Instead, it was arguably the biggest disappointment of the fall 2013 TV season, a dull procedural set in the periphery of the so-called “Marvel Cinematic Universe,” but refusing to engage with it in any meaningful way. Even the episode that was intended as a direct follow-up to the theatrical feature Thor: The Dark World amounted to nothing more than Coulson’s team picking up scraps of Asgardian technology. It reminded me of the old Marvel Comics series Damage Control, about the working stiffs who show up after the big superhero fight and clean up the mess. Coulson and his crew of prettily bland agents weren’t even the S.H.I.E.L.D. B-team. At best, they were the C minus-team.

Perversely, the show barely even drew upon S.H.I.E.L.D.’s decades of comics storylines, introducing a brand-new opposing faction named “Centipede” rather than the long-established terrorist organizations A.I.M. and Hydra. And many of the B-list, street level superheroes that would have been realizable on a commercial TV budget (Daredevil, Iron Fist, Power Man) were reserved for a Netflix production deal. The best that Agents of S.H.I.E.L.D. could manage was a D-lister named Deathlok, and it took them most of the season to introduce him.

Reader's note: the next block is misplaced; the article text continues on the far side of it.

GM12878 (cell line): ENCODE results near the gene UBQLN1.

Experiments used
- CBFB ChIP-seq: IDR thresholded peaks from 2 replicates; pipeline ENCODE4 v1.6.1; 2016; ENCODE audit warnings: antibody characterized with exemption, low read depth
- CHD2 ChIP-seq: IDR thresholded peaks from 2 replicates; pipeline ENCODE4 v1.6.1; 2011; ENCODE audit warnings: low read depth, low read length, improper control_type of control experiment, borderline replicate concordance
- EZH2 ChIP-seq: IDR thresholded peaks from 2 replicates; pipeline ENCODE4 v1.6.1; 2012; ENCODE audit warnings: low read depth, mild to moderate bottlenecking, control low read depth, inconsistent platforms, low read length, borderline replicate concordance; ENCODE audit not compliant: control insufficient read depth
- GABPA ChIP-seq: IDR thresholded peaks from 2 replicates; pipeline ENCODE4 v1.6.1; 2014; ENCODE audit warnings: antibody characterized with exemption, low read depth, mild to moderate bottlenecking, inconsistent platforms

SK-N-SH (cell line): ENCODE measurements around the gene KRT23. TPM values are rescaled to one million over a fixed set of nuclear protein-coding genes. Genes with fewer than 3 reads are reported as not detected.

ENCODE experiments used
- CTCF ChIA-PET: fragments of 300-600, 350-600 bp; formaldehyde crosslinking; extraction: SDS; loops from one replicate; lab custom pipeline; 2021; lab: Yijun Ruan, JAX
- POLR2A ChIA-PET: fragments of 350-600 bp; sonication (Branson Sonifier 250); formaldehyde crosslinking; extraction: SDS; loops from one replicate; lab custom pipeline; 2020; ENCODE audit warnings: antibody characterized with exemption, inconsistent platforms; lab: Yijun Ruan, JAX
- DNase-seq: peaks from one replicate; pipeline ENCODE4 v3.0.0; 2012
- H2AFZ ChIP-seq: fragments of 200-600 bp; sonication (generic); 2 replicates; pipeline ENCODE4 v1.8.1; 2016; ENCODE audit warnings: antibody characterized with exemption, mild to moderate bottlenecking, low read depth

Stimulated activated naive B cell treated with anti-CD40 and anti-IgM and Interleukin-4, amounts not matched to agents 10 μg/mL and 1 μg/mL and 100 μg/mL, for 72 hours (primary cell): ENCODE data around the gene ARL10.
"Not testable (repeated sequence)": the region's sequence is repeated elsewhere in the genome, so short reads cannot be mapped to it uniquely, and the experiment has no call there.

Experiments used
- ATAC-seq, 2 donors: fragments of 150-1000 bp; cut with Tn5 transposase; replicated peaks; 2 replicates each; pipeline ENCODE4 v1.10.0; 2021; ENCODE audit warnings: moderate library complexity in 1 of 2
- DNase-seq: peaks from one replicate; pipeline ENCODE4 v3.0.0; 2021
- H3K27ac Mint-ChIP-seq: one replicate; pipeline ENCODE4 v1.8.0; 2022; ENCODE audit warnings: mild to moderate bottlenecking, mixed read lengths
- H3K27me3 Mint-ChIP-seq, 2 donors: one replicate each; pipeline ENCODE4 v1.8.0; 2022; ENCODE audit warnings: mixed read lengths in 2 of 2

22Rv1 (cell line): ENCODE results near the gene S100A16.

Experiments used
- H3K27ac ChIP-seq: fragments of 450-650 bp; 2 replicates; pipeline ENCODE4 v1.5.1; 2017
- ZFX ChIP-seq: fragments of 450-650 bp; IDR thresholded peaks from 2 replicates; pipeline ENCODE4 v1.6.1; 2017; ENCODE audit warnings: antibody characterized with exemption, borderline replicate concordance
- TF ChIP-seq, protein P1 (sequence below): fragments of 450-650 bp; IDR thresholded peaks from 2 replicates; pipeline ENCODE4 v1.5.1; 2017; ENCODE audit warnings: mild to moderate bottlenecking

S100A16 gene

At last came the release of the Captain America movie sequel The Winter Soldier, which involved S.H.I.E.L.D. in a big way. And it became clear why Agents of S.H.I.E.L.D. had been treading water. This week’s episode was set within the events of The Winter Soldier, and was a huge step up in terms of excitement and relevancy. I’m not certain it will be soon enough to help, however.

(Massive spoilers ahead for both The Winter Soldier and Agents of S.H.I.E.L.D. Do not cross below the threshold unless you have Level 6 clearance.)

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So, it turned out that the franchise had been playing a long game, with S.H.I.E.L.D. fatally compromised by Hydra infiltrators from its inception. I don’t have a deep knowledge of Marvel Comics history, but it did strike me as reminiscent of the mini-series Nick Fury vs. S.H.I.E.L.D., which posited that S.H.I.E.L.D., A.I.M. and Hydra were all components of an über-organization.

In The Winter Soldier, it served as an excuse for a ’70s-style conspiracy thriller and a rebuke of our modern surveillance society, with Hydra secretly manipulating world events for decades to bring humanity to the point at which they would welcome fascist domination. (It also served up something I would never, ever have expected: Robert Redford hailing Hydra.)